When money moves within your own bank or credit union, such as when you transfer $100 from your checking account to your savings account, those funds don't leave the bank. They remain within the same routing number. When a debit (like a purchase with your ATM card) or a credit (like your tax refund) hits your account, the money is moving between different routing numbers, or different financial institutions. There may be a variety of automated, or even manual, processes that happen along the way depending on the EFT’s movement.
Also, if you are making a payment to a large retailer, such as Amazon or Walmart, all of those transactions get deposited by the retailer into an account, and each individual payment has to reach out to every routing number and account number and withdraw the exact amount of money you — and every other shopper — agreed to pay for your purchase. When you consider the billions of EFTs happening all at once, that's probably more than you'd want to try to explain to your child.
There may also be additional layers of movement besides just your account and the merchant's account. Payments sometimes move through a state bank that handles the disbursement of the funds to the merchant, or even a branch of the Federal Reserve. The movements are timed at intervals throughout the business day (but not on holidays), so depending on how many places the payment routes, and what time those transactions occur, they are not instantaneous.
With checks, especially hand-written checks, there are additional levels for review. This may include a process for confirming the spelled-out dollar amount matches the numerical dollar amount, that the signature matches the account owner, or that the routing and account numbers are correct. With mobile deposit, an uploaded check image from one night may not get processed until the next morning, and the funds may not become available until later, or even until the end of the business day. Mobile banking sometimes moves at the speed of business.
Try telling your six-year-old that they have to wait a day or two to eat their Halloween candy. They'll ask in shock, “Why do I have to wait?” But they aren't using their Halloween candy to cover the car payment. For you, it's worth a little time to make sure the money gets to the right account so you are correctly credited for your on-time payment.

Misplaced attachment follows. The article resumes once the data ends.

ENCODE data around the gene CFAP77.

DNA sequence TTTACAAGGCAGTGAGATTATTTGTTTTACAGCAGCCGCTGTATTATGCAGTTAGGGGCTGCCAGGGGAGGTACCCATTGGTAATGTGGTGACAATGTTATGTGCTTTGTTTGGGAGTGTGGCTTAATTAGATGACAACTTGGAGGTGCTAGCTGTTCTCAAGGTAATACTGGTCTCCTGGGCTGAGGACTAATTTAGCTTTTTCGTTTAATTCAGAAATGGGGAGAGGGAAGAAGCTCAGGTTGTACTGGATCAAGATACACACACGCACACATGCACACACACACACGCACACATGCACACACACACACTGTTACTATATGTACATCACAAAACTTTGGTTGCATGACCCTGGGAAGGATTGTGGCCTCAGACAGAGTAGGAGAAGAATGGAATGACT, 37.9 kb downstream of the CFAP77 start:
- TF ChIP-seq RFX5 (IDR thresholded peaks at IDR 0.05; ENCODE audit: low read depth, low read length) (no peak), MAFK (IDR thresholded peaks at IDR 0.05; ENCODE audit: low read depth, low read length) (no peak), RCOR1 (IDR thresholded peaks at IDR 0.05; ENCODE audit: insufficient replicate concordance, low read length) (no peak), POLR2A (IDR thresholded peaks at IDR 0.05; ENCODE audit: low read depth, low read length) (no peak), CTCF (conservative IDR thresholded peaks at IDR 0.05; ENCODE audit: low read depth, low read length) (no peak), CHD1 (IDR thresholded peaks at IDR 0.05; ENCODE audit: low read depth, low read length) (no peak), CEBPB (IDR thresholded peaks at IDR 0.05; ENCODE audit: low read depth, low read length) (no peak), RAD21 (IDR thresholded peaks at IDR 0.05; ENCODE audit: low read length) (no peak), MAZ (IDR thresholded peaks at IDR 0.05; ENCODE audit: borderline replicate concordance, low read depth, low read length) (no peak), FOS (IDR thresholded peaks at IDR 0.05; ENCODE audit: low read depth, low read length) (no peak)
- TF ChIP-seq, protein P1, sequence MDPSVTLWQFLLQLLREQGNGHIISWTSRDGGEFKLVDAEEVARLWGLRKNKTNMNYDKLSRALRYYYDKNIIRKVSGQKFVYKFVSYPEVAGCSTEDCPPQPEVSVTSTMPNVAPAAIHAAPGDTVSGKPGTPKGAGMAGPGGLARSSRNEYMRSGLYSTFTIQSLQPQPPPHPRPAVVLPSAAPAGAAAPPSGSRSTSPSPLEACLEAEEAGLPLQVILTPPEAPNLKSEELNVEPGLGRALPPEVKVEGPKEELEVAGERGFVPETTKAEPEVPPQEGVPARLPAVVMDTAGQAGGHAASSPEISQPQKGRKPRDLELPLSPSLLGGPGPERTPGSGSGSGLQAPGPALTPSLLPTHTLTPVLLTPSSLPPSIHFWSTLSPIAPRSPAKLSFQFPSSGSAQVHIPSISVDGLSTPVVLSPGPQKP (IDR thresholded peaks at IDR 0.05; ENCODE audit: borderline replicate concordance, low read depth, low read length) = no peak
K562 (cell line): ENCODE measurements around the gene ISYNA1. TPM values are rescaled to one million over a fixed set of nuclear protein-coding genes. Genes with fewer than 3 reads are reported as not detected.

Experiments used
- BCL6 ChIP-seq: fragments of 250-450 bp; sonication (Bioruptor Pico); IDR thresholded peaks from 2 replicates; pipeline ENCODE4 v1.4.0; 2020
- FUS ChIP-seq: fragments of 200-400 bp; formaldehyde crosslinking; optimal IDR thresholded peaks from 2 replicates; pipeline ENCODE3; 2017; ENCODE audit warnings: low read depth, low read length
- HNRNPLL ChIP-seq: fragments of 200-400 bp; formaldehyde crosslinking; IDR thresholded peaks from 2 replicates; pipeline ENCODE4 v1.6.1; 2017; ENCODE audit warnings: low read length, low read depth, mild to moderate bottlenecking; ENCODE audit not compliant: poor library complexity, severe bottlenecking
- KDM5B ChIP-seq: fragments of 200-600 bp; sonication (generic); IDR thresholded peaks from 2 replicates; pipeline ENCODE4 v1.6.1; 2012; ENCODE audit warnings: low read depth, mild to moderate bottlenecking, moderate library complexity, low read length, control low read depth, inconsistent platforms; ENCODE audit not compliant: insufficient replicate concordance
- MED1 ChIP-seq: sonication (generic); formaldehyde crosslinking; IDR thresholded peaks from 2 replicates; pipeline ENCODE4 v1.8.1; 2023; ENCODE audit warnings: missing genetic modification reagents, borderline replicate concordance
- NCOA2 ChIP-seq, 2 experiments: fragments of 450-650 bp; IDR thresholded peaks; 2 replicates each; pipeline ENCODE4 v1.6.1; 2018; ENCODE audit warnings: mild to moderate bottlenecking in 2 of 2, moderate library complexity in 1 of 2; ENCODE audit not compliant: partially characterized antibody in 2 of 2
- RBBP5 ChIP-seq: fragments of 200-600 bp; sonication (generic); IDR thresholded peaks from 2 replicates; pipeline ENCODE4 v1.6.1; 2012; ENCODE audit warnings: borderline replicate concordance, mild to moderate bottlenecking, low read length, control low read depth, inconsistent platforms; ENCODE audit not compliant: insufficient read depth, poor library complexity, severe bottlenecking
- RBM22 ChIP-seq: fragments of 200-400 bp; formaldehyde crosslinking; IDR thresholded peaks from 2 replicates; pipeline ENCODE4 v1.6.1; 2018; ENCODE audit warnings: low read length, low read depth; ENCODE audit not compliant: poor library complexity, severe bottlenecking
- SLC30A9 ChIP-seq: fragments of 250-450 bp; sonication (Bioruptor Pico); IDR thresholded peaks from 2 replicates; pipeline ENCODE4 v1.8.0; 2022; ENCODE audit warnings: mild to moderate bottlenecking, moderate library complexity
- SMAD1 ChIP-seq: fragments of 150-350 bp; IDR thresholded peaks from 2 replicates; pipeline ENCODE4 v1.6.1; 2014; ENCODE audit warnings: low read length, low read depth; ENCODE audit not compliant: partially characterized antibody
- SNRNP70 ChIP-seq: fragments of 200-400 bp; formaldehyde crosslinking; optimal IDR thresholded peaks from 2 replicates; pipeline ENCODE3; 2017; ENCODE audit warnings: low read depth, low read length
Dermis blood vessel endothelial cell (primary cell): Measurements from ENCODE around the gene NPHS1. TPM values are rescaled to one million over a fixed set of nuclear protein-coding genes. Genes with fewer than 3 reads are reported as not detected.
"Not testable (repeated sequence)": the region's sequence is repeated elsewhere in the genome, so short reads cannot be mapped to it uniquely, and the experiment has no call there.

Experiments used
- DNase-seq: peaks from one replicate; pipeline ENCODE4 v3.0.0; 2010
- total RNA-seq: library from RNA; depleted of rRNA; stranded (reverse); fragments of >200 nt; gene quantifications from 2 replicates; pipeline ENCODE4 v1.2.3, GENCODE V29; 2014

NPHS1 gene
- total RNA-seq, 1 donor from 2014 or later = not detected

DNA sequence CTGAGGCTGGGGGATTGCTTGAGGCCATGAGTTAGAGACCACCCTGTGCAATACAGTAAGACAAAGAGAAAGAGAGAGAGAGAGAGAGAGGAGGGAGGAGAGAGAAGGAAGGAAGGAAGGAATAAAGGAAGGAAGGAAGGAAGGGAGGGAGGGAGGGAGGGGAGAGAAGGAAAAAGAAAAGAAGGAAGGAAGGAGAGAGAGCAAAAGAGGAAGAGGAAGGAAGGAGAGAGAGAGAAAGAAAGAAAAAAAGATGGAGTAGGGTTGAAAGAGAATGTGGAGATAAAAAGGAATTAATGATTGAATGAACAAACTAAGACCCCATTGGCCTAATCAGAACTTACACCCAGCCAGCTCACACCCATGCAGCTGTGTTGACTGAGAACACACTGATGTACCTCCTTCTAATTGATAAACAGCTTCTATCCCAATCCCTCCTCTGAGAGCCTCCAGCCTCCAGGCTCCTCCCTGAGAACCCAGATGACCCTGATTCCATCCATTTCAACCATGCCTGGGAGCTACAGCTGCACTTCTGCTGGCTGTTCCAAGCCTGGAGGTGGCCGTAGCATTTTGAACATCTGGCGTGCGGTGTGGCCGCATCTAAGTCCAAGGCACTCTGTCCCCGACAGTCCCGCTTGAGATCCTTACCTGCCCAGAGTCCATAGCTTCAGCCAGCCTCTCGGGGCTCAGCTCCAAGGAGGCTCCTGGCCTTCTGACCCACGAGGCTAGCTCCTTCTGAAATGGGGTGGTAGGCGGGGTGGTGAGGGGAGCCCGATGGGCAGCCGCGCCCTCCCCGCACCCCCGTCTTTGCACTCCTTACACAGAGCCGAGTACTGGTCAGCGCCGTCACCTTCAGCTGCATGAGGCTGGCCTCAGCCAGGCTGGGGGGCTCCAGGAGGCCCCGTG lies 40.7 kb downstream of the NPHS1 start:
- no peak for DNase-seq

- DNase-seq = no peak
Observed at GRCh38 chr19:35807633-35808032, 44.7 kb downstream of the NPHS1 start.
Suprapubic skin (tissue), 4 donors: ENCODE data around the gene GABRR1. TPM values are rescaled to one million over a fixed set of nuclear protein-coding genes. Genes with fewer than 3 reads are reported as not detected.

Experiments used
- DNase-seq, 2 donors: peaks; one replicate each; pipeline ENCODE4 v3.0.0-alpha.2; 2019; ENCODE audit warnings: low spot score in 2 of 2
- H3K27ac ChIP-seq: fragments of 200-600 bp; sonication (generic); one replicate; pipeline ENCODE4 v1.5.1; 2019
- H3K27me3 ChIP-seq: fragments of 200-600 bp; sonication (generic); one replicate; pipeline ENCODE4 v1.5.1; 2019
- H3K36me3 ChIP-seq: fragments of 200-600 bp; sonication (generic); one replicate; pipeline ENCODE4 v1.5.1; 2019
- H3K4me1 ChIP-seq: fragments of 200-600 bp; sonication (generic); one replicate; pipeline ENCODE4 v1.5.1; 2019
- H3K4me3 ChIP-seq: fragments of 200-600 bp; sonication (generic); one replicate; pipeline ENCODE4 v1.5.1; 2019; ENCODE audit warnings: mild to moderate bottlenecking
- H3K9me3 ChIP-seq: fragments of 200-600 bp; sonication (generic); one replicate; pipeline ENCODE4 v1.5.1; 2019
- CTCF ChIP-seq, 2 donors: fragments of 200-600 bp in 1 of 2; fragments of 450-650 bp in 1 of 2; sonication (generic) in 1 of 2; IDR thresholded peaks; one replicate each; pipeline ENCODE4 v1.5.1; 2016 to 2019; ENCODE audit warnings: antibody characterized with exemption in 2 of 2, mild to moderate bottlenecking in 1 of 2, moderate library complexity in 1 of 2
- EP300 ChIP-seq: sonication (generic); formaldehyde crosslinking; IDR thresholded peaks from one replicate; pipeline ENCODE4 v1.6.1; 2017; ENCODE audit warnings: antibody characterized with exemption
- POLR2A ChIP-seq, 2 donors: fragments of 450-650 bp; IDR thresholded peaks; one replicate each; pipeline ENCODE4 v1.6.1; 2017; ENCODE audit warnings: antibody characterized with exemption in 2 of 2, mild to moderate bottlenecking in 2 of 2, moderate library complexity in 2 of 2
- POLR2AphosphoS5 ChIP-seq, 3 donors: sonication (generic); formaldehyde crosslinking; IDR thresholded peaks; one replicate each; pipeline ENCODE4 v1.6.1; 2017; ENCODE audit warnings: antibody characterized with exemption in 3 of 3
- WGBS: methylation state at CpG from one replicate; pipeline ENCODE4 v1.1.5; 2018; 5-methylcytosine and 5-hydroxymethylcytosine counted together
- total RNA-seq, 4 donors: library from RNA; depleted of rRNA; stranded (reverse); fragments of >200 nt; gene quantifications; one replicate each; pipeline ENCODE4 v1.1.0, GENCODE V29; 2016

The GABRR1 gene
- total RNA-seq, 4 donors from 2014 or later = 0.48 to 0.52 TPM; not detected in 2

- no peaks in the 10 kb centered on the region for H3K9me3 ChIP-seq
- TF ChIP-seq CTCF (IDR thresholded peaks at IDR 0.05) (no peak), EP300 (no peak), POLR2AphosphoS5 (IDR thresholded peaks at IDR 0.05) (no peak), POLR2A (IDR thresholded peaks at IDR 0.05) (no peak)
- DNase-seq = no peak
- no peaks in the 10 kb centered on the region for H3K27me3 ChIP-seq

Setting up your checking account
When you first opened your checking account, you wanted to get the best checking account for your needs. For example, if you keep just a minimum balance each month, you may want overdraft protection. Later in life you may have enough of a balance that you want to take advantage of a competitive interest rate on your checking balance. Maybe you want a single account to pay bills, and another checking account for you to pay bills jointly with another individual, like a student away at college or your elderly aunt.
A good rule of thumb when selecting and opening a checking account is to choose an account with minimal fees, such as one without monthly service charges, or to find an account that refunds ATM fees.
Setting up an automatic payment can be one of the most useful ways to keep those EFTs flowing. Automated payments allow you to put all the pesky, recurring transactions, like streaming service subscriptions, out of sight and out of mind. (And if you find yourself spread too thin, putting all of your monthly recurring payments on a single account can help you decide what you're willing to live without to save some extra cash.)
With those windows of time between when a transaction occurs at the store or the bill payment is scheduled until it reaches your account, it falls on you to keep an eye on your account balance, your payments, and fees that you may incur. Use your online banking or mobile app to schedule alerts so you know when those EFTs are headed out the door or landing in your account.
How checking accounts work for you
Over time, as you add new incoming credits and more outgoing transactions, especially automated payments, you may feel like you are locked into that one checking account, whether or not it's the right checking account for you. Not true! You can always change to a new account.
You may not have known what your future needs would be when you first opened your personal checking account. What used to fit your circumstances when you were paid weekly may be different now that you get paid monthly, especially if you have automated payments reaching into your account and pulling out those EFTs. Whether you’re adding a beneficiary or changing your student checking account into a joint account for you and your partner, you can always find a new checking account that works for you as your financial self-care changes.
Discover more ways to be proud of your money in our previous blog post, "Checking vs savings accounts."